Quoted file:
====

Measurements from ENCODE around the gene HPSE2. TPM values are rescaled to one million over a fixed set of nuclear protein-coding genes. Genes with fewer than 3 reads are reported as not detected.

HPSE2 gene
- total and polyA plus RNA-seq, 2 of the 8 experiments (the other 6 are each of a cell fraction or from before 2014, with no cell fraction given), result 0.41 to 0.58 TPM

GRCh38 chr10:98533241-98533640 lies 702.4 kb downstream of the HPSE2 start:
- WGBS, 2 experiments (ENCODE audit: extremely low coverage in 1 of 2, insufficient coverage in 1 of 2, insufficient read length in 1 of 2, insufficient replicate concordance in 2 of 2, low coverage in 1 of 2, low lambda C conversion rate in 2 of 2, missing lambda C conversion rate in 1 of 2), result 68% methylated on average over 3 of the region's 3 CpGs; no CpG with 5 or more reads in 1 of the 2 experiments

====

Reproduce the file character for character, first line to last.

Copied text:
Measurements from ENCODE around the gene HPSE2. TPM values are rescaled to one million over a fixed set of nuclear protein-coding genes. Genes with fewer than 3 reads are reported as not detected.

HPSE2 gene
- total and polyA plus RNA-seq, 2 of the 8 experiments (the other 6 are each of a cell fraction or from before 2014, with no cell fraction given), result 0.41 to 0.58 TPM

GRCh38 chr10:98533241-98533640 lies 702.4 kb downstream of the HPSE2 start:
- WGBS, 2 experiments (ENCODE audit: extremely low coverage in 1 of 2, insufficient coverage in 1 of 2, insufficient read length in 1 of 2, insufficient replicate concordance in 2 of 2, low coverage in 1 of 2, low lambda C conversion rate in 2 of 2, missing lambda C conversion rate in 1 of 2), result 68% methylated on average over 3 of the region's 3 CpGs; no CpG with 5 or more reads in 1 of the 2 experiments